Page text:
The finished image area was small as dictated by the size of the Polaroid film but I liked to place that small image area centered on a large sheet of paper (11×14-ish). Paper which would be finished with torn edges made by ripping it using a metal straight edge in order to leave a relatively straight yet rough edge. IMO, and to my eye and sensibilities, the transfer process look with selective hand coloring working together with the look and feel of slightly warm tinted and textured fine art watercolor paper created a beautiful print.

As part of my recent screwing around, picture making wise, I have figured out how to get a Polaroid transfer look to my digital pictures. I can even approximate a hand colored look to a selected area of the picture. But, to be honest, this replicated look is just not the same as the real thing. So ...

.... Fuji now offers a 4×5 instant peel-apart film and holder. If I want to go the whole handmade route of my past transfer image making, that product would be a way to go. And, believe it or not, I still have my print roller, print squeegee and Marshall oils and pencils.

However, I do like the idea of creating the transfer look - minus the transfer process border - using some of my existing pictures, printing them digitally on a nice textured matte surface printing paper. Then I would go to work with the oils and pencils. I believe that the finished look would be very much like, perhaps nearly identical, to the analog print making process.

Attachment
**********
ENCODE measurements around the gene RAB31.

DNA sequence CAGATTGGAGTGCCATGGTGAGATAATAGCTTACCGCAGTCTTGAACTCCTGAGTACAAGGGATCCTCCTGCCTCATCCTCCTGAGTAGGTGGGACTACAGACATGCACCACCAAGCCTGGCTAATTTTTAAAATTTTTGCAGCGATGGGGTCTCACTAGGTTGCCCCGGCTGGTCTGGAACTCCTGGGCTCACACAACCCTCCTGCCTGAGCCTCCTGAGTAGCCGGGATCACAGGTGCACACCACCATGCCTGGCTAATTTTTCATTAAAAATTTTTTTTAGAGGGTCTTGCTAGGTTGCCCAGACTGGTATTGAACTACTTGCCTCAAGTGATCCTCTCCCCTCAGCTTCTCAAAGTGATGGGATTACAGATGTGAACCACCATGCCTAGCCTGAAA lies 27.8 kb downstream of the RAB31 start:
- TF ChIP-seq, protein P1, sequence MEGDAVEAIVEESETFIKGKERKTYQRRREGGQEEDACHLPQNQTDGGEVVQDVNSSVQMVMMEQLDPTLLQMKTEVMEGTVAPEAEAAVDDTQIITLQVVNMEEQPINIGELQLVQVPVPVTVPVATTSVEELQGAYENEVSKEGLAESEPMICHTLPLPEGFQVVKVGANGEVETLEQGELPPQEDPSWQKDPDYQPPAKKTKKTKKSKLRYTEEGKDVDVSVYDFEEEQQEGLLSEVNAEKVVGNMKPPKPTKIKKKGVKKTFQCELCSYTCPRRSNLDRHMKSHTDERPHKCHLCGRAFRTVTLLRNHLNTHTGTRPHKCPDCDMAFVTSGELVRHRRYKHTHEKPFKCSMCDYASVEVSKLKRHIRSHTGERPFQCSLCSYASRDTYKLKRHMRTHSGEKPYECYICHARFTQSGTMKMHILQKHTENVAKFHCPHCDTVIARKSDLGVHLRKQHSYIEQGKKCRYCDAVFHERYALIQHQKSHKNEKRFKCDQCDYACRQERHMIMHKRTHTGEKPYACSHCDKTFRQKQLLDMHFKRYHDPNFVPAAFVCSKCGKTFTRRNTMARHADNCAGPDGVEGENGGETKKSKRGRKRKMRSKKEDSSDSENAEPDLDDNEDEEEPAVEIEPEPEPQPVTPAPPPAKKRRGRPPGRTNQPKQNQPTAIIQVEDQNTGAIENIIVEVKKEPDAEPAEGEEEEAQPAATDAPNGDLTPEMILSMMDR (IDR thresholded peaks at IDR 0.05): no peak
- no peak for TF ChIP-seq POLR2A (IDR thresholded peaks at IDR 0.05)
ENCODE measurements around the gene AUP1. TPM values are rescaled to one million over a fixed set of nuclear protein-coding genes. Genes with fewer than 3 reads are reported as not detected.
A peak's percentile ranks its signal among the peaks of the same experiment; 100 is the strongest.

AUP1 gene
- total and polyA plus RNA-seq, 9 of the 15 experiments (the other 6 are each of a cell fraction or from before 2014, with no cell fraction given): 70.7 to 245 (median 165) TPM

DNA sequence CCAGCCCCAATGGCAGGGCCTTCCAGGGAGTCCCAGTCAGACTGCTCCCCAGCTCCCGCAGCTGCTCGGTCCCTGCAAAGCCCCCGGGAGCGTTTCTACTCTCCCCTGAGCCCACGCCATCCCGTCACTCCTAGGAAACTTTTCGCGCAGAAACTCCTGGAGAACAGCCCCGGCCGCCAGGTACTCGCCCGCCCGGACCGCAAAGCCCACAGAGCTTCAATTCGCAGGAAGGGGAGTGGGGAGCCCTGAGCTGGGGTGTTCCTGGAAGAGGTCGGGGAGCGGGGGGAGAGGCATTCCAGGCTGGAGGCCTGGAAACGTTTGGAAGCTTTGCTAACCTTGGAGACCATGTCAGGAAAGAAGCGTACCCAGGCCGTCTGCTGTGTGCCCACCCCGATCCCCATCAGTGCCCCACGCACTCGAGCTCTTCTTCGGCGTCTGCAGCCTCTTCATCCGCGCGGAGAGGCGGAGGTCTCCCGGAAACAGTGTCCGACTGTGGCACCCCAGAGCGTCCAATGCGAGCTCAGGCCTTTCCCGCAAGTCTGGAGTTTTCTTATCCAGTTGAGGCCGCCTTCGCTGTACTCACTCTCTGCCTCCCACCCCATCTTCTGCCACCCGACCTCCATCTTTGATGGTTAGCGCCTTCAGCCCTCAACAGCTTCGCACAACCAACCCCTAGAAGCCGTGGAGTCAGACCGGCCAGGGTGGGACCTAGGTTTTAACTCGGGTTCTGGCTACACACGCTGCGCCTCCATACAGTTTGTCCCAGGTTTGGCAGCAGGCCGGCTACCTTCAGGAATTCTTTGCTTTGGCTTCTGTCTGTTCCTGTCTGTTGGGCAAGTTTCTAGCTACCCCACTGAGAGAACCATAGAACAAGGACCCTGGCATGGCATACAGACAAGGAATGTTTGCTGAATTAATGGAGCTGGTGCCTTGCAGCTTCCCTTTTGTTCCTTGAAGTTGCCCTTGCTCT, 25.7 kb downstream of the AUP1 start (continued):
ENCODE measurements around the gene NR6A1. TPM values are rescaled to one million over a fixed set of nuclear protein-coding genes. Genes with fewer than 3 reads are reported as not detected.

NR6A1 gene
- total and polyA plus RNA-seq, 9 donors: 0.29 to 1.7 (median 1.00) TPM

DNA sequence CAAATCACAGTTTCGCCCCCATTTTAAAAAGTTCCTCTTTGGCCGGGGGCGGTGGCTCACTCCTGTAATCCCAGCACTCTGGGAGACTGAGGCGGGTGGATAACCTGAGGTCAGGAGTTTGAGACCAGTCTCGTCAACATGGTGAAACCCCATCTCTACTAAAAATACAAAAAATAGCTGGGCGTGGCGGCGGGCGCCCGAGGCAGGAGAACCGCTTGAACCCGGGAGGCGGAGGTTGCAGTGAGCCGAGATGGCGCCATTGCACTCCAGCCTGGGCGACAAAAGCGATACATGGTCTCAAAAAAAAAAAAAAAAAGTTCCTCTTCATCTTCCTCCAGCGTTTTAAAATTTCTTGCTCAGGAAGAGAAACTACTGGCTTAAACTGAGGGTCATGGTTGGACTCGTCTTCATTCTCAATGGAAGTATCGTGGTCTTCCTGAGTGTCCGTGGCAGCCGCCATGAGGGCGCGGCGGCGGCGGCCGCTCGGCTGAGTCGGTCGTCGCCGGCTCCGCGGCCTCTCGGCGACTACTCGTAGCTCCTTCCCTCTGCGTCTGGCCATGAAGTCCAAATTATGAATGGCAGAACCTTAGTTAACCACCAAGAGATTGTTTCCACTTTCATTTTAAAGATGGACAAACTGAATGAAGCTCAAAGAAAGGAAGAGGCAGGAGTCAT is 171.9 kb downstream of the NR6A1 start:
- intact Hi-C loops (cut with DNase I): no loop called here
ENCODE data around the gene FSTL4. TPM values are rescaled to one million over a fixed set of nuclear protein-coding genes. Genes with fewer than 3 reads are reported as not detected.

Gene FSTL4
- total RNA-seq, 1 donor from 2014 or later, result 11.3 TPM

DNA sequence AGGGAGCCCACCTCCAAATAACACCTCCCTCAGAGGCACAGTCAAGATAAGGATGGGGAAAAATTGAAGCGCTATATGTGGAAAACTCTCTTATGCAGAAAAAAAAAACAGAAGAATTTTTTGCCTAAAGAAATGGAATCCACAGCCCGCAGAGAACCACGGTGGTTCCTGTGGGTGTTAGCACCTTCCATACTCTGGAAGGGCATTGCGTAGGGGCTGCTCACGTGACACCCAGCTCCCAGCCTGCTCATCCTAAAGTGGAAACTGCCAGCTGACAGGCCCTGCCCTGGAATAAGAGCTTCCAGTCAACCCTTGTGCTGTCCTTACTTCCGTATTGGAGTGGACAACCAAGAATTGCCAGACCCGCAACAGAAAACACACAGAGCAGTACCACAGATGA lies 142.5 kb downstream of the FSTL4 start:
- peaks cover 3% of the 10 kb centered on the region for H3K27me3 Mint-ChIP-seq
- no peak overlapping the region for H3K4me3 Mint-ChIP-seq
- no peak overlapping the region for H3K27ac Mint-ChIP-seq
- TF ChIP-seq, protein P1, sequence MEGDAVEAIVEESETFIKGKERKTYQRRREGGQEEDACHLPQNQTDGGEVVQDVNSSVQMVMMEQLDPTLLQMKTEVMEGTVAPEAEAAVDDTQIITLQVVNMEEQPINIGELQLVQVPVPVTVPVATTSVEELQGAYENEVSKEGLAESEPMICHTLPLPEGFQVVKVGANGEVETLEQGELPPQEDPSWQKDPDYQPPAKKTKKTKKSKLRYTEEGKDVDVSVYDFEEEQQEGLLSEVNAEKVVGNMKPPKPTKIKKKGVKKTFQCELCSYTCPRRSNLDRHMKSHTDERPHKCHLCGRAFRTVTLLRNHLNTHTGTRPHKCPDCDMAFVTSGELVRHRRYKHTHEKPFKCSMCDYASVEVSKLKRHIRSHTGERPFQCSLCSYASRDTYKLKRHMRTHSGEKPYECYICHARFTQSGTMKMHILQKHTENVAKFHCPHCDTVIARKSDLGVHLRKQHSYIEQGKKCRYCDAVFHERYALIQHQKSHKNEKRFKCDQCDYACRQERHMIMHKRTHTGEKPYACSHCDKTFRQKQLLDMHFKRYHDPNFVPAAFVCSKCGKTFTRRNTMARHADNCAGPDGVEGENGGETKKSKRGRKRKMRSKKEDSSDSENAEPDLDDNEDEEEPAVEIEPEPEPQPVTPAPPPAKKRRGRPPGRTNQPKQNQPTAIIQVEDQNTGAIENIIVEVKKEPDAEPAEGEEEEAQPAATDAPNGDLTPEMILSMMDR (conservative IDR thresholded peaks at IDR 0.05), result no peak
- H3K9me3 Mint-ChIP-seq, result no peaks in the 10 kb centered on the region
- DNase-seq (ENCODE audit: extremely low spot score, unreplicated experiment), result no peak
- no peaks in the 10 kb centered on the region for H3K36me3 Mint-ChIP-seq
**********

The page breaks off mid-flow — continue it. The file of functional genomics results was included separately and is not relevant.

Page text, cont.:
This process would have 4 distinct advantages - 1) image size could be whatever I want it to be, although I would keep it smallish (6-8 inch longest side dimension), 2) an edition of multiple "original" prints (low number 5-8) is possible and easier to produce than with the analog process, 4) applying marshall oils is a touchy (literally and figuratively) process and there is no undo once the oil is applied - if you mess it up, it's all the way back to making a new negative and print (very time consuming), not so with digital printing, 4) I have quite a few existing pictures which would make good transfer style images, allowing me to jump right into the process.

While I would like to pursue this process, it will be a while until I can do so. At this time, I have little too much going on to have the time to devote to it.
Posted on Friday, May 22, 2015 at 11:51AM by Registered Commentergravitas et nugalis in | CommentsPost a Comment